"It was actually about literally a month after that that Sumner Redstone generously came on board," Evans says. "He personally made an amazing contribution that set off a trajectory."
Evans is comfortable meeting with world leaders and speaking at international venues, such as the United Nations.
A few years back, Evans was living in Great Britain, getting his masters at Cambridge University, when he was invited to address young leaders from various countries of the British Commonwealth.
Queen Elizabeth was in the audience.
"It wasn't just like a speech that you give at the local club, it was in the pulpit at Westminster Abbey," Evans says.
His team then met with the Queen's private secretary about polio eradication, leading to a pledge of $118 million by the Commonwealth Heads of Government.
Evans’ decision to take this path probably doesn't come as much of a surprise to those who knew him growing up in Melbourne.
He helped his middle school raise the most money in Australia for the humanitarian organization World Vision.
Evans was rewarded with a trip to the Philippines, part of which was spent with a young man named "Sonny Boy" and his family.
They lived in a slum built on top of a garbage dump called 'Smokey Mountain,' eating and then sleeping on the same slab of concrete.
"They slept soundly that night, but I didn't sleep. I was listening to all the sounds around me and the smells, and that's when I think I said, 'I've got to commit to do this,'" Evans says.
And so he did.
"That's why I immediately applied for the scholarship to go to live in India at Woodstock School, because I just knew I had to go," Evans says.
"Literally probably wasn't until I jumped on the airplane that the full weight of spending a year away from family and friends in a remote part of India, what that meant really hit me," Evans says. "I did cry all the way to India."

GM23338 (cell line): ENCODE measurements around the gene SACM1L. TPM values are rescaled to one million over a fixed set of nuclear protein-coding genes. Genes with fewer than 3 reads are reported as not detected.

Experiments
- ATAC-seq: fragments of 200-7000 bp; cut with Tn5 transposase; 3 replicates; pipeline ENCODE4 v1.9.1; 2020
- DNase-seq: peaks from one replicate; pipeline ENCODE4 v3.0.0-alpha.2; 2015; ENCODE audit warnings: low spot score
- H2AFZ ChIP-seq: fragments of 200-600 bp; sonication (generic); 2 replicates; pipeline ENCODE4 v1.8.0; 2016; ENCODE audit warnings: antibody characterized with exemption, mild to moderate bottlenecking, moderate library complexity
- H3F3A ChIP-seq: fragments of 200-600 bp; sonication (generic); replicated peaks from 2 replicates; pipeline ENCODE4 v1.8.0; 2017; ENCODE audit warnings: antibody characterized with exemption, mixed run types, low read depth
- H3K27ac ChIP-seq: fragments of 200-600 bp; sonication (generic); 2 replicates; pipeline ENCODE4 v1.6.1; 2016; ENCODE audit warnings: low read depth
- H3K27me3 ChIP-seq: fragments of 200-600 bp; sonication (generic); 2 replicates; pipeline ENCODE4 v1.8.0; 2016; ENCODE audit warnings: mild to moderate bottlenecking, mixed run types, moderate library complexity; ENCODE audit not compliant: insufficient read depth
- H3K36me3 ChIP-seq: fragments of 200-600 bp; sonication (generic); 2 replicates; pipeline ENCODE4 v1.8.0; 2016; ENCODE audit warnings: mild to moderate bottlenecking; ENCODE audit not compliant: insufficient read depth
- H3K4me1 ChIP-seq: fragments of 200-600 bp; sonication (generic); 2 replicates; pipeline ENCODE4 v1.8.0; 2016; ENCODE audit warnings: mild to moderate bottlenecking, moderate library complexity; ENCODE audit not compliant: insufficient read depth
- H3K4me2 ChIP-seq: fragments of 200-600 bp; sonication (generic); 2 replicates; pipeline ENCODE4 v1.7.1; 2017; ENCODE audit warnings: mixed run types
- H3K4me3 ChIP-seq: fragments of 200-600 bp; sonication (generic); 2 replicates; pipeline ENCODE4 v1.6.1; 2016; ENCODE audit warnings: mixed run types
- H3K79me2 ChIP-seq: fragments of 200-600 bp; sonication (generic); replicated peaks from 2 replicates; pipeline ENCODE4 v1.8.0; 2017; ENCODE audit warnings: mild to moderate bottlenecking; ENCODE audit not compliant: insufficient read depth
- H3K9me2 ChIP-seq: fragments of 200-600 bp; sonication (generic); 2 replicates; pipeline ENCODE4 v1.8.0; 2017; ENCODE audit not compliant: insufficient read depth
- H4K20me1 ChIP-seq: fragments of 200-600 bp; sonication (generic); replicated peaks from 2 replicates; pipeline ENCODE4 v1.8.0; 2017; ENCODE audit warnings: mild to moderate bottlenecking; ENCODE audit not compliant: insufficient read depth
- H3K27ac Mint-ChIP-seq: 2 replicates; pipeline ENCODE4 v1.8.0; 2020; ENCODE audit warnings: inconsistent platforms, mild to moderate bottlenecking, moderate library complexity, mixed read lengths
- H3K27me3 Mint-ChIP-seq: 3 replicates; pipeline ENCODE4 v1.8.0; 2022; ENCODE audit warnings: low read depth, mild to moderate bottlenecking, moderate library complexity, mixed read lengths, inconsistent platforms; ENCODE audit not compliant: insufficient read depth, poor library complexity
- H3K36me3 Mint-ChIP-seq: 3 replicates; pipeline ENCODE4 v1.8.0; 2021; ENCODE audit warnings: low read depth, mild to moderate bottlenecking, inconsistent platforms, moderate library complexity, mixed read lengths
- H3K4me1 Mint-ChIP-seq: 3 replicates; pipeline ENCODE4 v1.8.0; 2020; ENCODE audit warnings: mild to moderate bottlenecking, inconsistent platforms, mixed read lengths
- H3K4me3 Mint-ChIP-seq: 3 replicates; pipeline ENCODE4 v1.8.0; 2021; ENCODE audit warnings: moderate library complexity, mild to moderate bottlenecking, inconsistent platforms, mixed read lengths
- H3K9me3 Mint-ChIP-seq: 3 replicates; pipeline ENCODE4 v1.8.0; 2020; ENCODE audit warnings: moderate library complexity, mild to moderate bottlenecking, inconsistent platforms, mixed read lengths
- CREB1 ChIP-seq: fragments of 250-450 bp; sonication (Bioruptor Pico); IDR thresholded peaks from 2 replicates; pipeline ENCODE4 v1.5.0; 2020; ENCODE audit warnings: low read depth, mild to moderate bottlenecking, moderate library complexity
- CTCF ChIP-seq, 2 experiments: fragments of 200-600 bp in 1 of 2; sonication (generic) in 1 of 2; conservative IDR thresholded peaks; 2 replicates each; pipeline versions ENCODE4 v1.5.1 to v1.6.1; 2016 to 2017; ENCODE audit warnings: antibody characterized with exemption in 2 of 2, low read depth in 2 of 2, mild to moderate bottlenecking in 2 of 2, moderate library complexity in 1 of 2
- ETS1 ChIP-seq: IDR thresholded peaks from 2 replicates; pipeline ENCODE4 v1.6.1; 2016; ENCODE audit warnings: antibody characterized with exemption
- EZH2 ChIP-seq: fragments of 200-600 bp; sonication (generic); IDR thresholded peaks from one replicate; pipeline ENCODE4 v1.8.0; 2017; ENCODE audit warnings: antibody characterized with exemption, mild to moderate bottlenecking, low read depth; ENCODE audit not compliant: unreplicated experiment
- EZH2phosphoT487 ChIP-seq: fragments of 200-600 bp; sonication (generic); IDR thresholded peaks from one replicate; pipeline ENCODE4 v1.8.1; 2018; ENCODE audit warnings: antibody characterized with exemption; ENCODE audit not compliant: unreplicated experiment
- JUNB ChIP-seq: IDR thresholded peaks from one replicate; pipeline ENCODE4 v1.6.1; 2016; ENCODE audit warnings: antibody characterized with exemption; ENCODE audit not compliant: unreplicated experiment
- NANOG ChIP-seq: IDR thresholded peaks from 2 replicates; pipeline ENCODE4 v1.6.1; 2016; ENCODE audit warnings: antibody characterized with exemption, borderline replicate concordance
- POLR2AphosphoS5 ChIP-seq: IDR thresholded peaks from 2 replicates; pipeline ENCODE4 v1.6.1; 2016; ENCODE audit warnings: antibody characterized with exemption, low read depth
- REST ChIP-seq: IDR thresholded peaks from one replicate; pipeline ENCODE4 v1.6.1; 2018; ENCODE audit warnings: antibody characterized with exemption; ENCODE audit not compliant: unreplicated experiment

Evans had more than a few experiences reminding him he was far from his native Melbourne.
In the Himalayan Mountains, Evans and a friend tried to help a man hurt in a car accident.
They personally took him to a local hospital, only to find there was no emergency room, and the man died.
"I saw a couple of experiences that year, where I saw that life is a lot more fragile than I like to admit," Evans says. "I thought up until that stage I was invincible, and I realized at that age, I'm not invincible."
A few years later in South Africa, Evans says he and a friend tried to help another man who had been in an accident, but refused to leave his car unguarded.
So, they found a local police officer.
"He put a gun to our head, so his assumption was that we caused accident," Evans says. "So you had to think really quickly, right? And we managed to convince him that we needed him to guard the car, and eventually that's what he did."
These kinds of experiences gave Evans both the ability to think quickly and a greater perspective on the immense task at hand.
"I've seen enough poverty in the world to realize that if we're going to change it forever, we're going to have to get governments on board and businesses on board to make some serious impact," Evans says.
His wife Tanyella works for an educational non-profit also in the development sector.
Evans says they are able to make some time for life outside of work, but not a lot, because there is so much to do.
"You have to commit to it, you have to go all out, or otherwise it's not going to happen," Evans says. "It's not a debate, because for us, how trivial are my sufferings or sacrifices compared to the sufferings of the world's poor? We've got to see an end to extreme poverty, and if we're not committed, who will be?"